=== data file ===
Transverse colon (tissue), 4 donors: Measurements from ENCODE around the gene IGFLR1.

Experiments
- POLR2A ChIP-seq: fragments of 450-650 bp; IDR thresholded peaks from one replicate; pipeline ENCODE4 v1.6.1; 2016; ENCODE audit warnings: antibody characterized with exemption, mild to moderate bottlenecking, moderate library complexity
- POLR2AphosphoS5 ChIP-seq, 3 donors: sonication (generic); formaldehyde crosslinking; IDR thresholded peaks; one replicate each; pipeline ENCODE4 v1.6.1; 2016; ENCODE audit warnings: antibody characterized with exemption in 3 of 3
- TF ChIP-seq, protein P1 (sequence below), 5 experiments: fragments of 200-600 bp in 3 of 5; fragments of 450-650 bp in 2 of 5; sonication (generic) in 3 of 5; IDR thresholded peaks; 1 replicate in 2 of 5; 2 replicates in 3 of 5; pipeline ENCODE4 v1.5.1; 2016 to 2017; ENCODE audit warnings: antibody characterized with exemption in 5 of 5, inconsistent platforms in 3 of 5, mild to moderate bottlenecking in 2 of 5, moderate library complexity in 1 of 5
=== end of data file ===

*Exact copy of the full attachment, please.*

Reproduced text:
Transverse colon (tissue), 4 donors: Measurements from ENCODE around the gene IGFLR1.

Experiments
- POLR2A ChIP-seq: fragments of 450-650 bp; IDR thresholded peaks from one replicate; pipeline ENCODE4 v1.6.1; 2016; ENCODE audit warnings: antibody characterized with exemption, mild to moderate bottlenecking, moderate library complexity
- POLR2AphosphoS5 ChIP-seq, 3 donors: sonication (generic); formaldehyde crosslinking; IDR thresholded peaks; one replicate each; pipeline ENCODE4 v1.6.1; 2016; ENCODE audit warnings: antibody characterized with exemption in 3 of 3
- TF ChIP-seq, protein P1 (sequence below), 5 experiments: fragments of 200-600 bp in 3 of 5; fragments of 450-650 bp in 2 of 5; sonication (generic) in 3 of 5; IDR thresholded peaks; 1 replicate in 2 of 5; 2 replicates in 3 of 5; pipeline ENCODE4 v1.5.1; 2016 to 2017; ENCODE audit warnings: antibody characterized with exemption in 5 of 5, inconsistent platforms in 3 of 5, mild to moderate bottlenecking in 2 of 5, moderate library complexity in 1 of 5